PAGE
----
When is blueberry season in Norway? Here’s what you need to know

Every summer and autumn, Norwegian forests are filled with tons of wild blueberries. 

Packed with antioxidants and other nutrients, these delicious berries grow everywhere, from the coastal lowlands to the high mountains. However, the timing of the blueberry season varies across the country from early July through September.

I love picking wild blueberries to make delicious, homemade blueberry jam. Continue reading to learn how you can take advantage of the Norwegian blueberry season.

What types of blueberries are found in Norway?

The blueberries found in the Norwegian wilderness come from the Vaccinium myrtillus shrub. 

It is one of the most dominant species of forest shrub found in Norway which can be located from the southern lowlands, all the way up to the mountains. In fact, it can be found at a height of up to 1700 meters (5500 ft) above the ocean.

After blooming during spring, it fruits in summer or autumn, producing multiple blue/purple berries with a deep red/purple flesh. While these berries are known as blueberries in Norwegian, they are known as bilberries in English.

They differ from the American blueberries, which are the most common commercially grown type of blueberry, known as Vaccinium corymbosum. These tend to be larger and have white flesh with only the skin being blue.  

When is blueberry season in Norway?

The season for Norwegian blueberries varies all across the country, mainly due to the difference in climate and elevation.

Typically, the berries ripen first in the south and south-eastern lowlands during July. The actual timing can vary from early to mid-July, depending on the temperature and rainfall.

The remainder of the country including the north has its season during august. Ranging from early to mid-august in the middle parts of Norway to late august in the north, such as Troms and Finnmark.

The berries in the mountains are the last ones to ripen from late August through September. Here is a list of when to expect blueberries to be in season throughout Norway:Kristiansand: July-early August

  • Vestfold (Tønsberg, Sandefjord, Larvik): July-early August
  • Oslo: July-early August
  • Drammen: July-early August
  • Østfold (Moss, Fredrikstad, Sarpsborg): July-early August
  • Innlandet (Hamar, Lillehammer): Late July- through August
  • Bergen: July-early August
  • Trøndelag: Late July- through August
  • Nordland (Bodø): August – Mid September
  • Troms og finnmark (Tromsø):  Late August – Through September
  • Mountains (Above 600-700m MLS): Late August – Through September

Optimal conditions

The amount of blueberries each season can vary significantly. Certain seasons are better than others depending on several weather factors. 

There are several factors that play a role in determining whether the blueberry season will be plentiful. First of all, the shrubs should avoid frost, during the winter.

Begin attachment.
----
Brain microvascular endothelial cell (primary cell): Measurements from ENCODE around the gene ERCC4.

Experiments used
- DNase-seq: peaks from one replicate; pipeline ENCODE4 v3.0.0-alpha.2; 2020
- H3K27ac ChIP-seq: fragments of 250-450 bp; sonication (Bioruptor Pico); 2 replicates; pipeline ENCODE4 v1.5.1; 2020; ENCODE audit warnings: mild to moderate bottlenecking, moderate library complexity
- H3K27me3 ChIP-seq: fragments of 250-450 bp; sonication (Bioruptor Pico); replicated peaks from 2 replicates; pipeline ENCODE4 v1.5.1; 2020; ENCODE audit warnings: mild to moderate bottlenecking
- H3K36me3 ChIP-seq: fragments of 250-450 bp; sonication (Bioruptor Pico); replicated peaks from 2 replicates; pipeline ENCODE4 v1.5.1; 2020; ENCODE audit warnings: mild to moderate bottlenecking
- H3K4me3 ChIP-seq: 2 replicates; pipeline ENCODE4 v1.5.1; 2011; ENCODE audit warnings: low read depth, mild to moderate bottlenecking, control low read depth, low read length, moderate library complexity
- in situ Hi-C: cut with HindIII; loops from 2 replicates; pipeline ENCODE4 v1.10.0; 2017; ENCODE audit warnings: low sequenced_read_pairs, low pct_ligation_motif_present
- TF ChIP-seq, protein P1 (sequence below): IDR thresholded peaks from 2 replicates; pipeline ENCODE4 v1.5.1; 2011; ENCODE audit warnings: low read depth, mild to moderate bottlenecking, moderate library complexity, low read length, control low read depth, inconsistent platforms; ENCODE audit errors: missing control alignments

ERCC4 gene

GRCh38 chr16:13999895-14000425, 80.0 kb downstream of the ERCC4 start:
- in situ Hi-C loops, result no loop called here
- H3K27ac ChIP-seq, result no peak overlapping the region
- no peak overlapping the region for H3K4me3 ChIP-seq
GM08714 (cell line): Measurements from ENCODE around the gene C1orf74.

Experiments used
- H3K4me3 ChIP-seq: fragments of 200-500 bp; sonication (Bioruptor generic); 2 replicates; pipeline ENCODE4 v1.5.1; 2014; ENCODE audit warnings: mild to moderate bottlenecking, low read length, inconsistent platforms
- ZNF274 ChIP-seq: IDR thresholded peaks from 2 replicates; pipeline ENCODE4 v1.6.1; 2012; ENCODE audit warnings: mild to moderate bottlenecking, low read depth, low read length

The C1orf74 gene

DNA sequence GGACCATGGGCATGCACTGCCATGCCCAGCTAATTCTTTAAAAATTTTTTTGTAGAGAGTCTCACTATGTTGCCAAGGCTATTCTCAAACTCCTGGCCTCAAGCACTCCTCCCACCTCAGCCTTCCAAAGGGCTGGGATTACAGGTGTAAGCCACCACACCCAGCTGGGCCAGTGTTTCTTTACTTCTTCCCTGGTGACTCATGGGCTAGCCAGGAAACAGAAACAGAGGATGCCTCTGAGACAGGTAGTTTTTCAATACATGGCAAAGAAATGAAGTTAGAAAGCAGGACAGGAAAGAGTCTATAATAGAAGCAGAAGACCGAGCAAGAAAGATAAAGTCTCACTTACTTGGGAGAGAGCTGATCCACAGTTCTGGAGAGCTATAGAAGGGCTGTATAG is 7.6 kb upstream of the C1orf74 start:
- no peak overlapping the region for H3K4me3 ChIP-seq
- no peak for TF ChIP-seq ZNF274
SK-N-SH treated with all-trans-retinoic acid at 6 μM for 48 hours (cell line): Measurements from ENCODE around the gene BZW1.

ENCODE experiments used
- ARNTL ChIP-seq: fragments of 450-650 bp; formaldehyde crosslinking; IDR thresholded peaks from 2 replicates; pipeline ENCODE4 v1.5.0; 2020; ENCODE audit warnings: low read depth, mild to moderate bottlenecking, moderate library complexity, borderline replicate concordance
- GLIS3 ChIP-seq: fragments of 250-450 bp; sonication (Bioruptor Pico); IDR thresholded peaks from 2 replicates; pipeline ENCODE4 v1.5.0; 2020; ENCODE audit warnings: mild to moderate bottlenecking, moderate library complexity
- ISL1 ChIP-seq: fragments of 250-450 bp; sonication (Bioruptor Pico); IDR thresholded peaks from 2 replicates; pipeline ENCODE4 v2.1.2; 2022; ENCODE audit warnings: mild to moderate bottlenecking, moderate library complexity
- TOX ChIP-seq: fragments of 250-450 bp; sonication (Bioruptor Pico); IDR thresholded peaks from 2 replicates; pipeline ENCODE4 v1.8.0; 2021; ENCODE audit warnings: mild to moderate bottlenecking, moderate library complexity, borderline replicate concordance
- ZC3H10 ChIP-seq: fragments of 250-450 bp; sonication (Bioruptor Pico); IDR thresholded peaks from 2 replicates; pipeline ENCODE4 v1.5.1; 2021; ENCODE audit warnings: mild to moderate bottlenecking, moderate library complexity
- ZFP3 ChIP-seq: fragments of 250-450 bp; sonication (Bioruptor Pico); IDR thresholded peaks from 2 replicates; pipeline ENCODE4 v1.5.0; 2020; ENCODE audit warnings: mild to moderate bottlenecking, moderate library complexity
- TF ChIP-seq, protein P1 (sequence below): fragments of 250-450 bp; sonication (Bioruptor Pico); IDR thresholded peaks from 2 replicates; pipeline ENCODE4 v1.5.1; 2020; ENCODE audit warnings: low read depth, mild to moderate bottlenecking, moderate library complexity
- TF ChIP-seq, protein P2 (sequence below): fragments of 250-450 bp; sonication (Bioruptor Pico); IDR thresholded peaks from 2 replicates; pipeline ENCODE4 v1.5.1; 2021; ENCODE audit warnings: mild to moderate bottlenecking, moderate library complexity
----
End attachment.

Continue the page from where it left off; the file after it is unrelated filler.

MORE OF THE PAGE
Then spring should be temperate with a good amount of bumblebees which play an important role in pollination during spring.

While the blueberry season can be good or bad across the whole country, there can also be Huge local variations. It is not uncommon for good seasons to follow bad ones as the bush needs a year of rest.

This came on display during the 2020 blueberry season when the forests were packed with huge juicy blueberries, after a pretty dismal 2019 season.

Where can you pick Norwegian blueberries?

As mentioned, the Norwegian blueberry bush is the dominant forest scrub in the country, which essentially means you can find them in any patch of forest from north to south, high to low.

According to Norwegian law, all Norwegians, as well as visitors, have the right to roam. This also includes the right to harvest any berries they might encounter for their own consumption.

This means that you can take a walk in any path of forest throughout the country and pick delicious, wild, Norwegian blueberries once they are in season. 


Besides dressing for a hike in the forest and wearing clothing appropriate for the weather, you only need your hands and a container or plastic bag to pick blueberries.

That being said, if you want to speed things up you might just want to get a berry picker which will enable you to pick many kilos/liters without much effort.

Another neat piece of equipment that comes in handy is a berry rinser. It is inevitable that you get some leaves and small, unripe berries along with your catch. The berry rinser helps you remove these and rinse your catch all that much faster.

Photo of author


Erik is the creator and editor of Planet Norway. Born in Trondheim and currently living in Oslo, Erik knows the ins and outs of Norwegian History, society, and culture. His idea for starting planet Norway came about when helping his foreign fiance to settle in Norway.